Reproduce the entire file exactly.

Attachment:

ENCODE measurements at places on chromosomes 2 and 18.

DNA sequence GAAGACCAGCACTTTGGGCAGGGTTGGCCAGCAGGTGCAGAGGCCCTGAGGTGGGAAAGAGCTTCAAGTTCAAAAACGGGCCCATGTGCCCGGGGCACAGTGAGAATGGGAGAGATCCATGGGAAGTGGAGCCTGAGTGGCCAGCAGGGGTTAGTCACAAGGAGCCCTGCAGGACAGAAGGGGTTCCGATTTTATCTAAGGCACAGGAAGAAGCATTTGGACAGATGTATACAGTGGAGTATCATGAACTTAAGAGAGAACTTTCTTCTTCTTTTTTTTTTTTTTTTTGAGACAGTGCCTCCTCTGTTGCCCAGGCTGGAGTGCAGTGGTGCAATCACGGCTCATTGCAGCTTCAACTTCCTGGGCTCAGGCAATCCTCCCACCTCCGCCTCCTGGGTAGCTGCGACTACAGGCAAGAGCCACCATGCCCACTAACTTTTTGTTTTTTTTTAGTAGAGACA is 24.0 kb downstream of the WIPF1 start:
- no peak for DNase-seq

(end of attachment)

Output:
ENCODE measurements at places on chromosomes 2 and 18.

DNA sequence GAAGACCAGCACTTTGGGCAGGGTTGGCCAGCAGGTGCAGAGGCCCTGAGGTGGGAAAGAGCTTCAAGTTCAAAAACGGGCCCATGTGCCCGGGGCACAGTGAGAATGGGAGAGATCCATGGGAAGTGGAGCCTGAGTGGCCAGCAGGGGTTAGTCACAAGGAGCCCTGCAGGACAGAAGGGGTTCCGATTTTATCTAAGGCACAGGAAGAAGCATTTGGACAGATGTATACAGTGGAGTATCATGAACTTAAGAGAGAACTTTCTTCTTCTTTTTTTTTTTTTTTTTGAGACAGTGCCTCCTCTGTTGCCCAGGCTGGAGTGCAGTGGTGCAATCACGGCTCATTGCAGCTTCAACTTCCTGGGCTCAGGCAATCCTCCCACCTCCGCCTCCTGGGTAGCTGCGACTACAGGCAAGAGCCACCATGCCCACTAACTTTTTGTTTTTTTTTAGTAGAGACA is 24.0 kb downstream of the WIPF1 start:
- no peak for DNase-seq